18 Mar What the heck is a Non-Diet Dietitian?
I get asked this a lot.
So, you don’t do diets. What do you do then?
When I say non-diet, I simply mean that I don’t promote any form of unnecessary dietary restriction. So that’s along the lines of no low carb, low kcal or high-protein sorta diets – unless they’re medically necessary. No points counting, not only eating at a certain time, no cheat days, no diets dressed up as a ‘lifestyle’ – I see you clean eating.
That doesn’t mean that you have to eat ALL of the carbs if you don’t like them or that you can’t eat a diet high in protein. What it means is that I’m not going to tell you that there’s one way to eat to be healthy. There just isn’t.
It doesn’t mean that I’m anti people who’re on diets. Or that I don’t believe there’s a need for dietary modifications for certain illnesses – there definitely is. What works for one person will not work for another, however, and restricting food choices merely to lose weight might not be the best idea in the long term.
It does mean that I provide the same treatment to all of my clients; I’m not judging anyone based on their weight or abilities. I’m looking at my clients needs first. An inclusive approach that treats the individual, takes into account their social situation, their preferences, their habits, their experiences and how society treats them – not just a patient number, a BMI or number on a scale.
Why not dieting though?
Well, for starters: our weight does not = our health.
Any health promoting behaviours that you might make on a diet; be it increased physical activity or increased intake of nutrient-dense foods, all of these tend to have positive outcomes on health. No matter what you weigh.
As you may have heard me mention before, I’ve found that focusing purely on weight is not very helpful. It ignores the health benefits gained from all of those health promoting behaviours, and focuses on restriction and disordered eating behaviours instead. Just to reach a number on a scale.
Another thing is that when people diet, successfully lose weight and then regain it over time – they can be made to feel like failures, even though they retain all of the health benefits they gained from changing their health behaviours. Other people can make lots of positive health behaviour changes and still the scale won’t budge – they’re likely making improvements to their health, but it’s lost in a number on a scale.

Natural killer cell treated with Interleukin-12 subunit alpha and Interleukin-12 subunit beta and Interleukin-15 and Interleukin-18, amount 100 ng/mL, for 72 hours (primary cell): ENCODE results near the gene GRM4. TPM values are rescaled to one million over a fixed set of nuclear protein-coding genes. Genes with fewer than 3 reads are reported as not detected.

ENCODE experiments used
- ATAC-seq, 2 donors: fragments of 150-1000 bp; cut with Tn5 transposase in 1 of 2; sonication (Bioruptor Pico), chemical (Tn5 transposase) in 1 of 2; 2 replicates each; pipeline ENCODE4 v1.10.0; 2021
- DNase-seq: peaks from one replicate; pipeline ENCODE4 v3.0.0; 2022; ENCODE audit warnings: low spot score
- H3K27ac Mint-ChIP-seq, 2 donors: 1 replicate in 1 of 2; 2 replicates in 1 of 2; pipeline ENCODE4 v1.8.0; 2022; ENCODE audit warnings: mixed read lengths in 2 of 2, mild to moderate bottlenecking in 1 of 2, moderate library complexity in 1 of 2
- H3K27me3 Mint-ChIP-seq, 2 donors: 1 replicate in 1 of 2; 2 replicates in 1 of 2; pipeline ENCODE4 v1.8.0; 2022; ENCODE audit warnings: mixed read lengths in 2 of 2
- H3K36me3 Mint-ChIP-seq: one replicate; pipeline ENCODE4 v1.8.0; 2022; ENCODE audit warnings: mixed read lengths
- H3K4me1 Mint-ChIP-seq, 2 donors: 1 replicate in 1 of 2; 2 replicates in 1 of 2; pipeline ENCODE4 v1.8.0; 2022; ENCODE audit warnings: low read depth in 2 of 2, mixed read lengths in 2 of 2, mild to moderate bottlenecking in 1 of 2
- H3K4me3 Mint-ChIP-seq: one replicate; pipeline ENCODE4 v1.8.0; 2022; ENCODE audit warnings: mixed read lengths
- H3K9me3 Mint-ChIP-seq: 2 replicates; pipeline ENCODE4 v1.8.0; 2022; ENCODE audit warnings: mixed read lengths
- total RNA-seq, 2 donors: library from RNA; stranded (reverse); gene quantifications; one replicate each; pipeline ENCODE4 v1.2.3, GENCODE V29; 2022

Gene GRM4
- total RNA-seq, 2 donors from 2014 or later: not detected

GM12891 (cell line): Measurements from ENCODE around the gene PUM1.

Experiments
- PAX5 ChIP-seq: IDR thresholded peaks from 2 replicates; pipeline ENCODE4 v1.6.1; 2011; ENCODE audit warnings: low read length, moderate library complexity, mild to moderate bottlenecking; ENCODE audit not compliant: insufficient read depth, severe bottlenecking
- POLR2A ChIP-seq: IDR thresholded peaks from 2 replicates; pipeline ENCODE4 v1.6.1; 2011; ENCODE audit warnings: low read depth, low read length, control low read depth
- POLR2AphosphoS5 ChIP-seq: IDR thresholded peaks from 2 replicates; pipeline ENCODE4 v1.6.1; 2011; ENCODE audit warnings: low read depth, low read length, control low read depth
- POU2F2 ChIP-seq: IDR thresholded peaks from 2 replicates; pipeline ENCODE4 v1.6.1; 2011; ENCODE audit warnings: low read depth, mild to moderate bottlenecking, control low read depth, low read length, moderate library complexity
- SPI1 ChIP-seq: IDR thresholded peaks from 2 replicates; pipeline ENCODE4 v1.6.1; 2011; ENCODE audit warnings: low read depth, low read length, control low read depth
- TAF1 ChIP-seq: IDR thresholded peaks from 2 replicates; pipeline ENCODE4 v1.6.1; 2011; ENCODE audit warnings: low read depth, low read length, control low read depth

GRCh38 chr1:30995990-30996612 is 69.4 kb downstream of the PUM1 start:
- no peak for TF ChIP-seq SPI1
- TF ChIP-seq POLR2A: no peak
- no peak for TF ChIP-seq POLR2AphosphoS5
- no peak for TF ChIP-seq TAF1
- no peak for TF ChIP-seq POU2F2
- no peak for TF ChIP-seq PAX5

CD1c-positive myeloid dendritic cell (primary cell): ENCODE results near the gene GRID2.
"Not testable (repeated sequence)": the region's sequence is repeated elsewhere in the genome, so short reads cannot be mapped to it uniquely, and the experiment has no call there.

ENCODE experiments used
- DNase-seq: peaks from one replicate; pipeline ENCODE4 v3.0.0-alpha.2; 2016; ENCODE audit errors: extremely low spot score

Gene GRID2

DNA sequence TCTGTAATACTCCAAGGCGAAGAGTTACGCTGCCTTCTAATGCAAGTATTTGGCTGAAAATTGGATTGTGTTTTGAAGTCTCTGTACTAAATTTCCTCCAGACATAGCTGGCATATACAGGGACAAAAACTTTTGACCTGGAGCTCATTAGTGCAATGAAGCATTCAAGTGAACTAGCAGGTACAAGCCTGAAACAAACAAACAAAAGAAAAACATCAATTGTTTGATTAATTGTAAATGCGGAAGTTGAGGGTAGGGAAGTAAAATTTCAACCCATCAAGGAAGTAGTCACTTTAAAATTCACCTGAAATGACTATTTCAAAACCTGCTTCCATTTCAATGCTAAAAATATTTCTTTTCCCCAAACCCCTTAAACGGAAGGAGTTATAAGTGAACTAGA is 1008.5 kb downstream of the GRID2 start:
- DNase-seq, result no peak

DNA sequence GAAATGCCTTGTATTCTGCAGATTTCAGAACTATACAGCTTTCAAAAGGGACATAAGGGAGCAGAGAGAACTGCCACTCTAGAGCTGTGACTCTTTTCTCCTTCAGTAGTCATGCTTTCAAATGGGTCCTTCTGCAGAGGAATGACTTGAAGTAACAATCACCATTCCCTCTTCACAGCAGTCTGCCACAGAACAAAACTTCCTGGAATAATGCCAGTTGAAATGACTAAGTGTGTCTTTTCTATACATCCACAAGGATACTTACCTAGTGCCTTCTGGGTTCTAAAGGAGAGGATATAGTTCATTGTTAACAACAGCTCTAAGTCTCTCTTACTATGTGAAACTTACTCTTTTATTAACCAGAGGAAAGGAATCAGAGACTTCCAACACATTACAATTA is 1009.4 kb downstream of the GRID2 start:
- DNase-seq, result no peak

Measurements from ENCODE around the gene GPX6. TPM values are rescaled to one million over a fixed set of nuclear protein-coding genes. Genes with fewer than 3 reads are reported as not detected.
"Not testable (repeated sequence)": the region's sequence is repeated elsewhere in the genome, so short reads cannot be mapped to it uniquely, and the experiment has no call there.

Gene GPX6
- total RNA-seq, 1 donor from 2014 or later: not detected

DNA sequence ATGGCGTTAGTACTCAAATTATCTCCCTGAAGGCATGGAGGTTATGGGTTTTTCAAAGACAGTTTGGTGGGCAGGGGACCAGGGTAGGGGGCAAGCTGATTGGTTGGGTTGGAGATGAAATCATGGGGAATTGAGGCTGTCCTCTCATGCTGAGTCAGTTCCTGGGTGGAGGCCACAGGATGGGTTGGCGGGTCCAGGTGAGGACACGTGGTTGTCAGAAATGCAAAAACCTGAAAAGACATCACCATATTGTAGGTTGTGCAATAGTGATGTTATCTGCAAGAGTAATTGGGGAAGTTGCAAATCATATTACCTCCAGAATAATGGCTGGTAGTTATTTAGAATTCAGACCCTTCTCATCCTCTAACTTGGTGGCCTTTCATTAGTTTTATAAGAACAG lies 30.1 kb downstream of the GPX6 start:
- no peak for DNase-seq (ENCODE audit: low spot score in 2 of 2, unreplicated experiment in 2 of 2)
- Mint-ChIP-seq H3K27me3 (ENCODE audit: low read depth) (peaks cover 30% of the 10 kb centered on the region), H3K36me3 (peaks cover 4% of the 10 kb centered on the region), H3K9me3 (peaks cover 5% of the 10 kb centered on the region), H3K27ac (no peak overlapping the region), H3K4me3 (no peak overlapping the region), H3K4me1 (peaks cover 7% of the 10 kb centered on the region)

I’m not saying that diets don’t work for everyone – there are a few people who will manage to lose weight and maintain that weight loss. But they are few. The other ~90% of people are likely chasing an impossible ideal; potentially making themselves miserable and damaging their health.
Isn’t anti-diet anti-health?
Nope, ‘fraid not. It doesn’t mean that non-diet dietitians throw away all of their studying, experience and training. The approach has actually been developed to promote health.
The non-diet approach and Intuitive Eating isn’t just carte blanche to eat whatever, whenever. There’s a focus on nutrition in there as well; it’s just that it goes softly on it. Intuitive Eating helps people to be curious about food and drink, it allows us to eat the foods that diet culture sees fit to make ‘forbidden’ – but without guilt or shame. When this guilt and shame is gone, those foods are just that: food. The same as any other.
A gentle approach to nutrition incorporates health promoting behaviours alongside a heightened awareness of our actual hunger and fullness signals. It also helps us to see how different our bodies feel when we’ve nourished them and how our emotions and moods affect our eating patterns.
There is a focus on the positives of exercise and movement as well – both physical and mental. That might mean marathon training to one person, boxercise, a 6am HIIT class, pilates, yoga, basketball or simply a walk up the road to another.
There is no denying that finding a way to move your body that you enjoy can bring health benefits. The Intuitive Eating and Health at Every Size approach look at how we can be curious about what these things mean to us and finding out what works. Exercise or movement shouldn’t be a punishment for eating a donut or just so you can eat that donut. It can be something that you really enjoy and look forward to.
Image – Sport England
Anti-diet is not anti-health. We’re also not judging people for eating how they want to or people who are on a diet. There is absolutely no single best way for everyone to eat or live their lives. Plus, more importantly – it’s up to the individual to eat however works for them.
Unlike Diet Culture, I’m not here to tell you how to eat or to change up how you move. If losing a few pounds will make you happy – then go for it. It is none of my business at all what makes you happy or how you want to eat. But, just as I keep up to date on research, question my own bias and my own practice; I would encourage people to stay curious, ask questions and see what really works for them.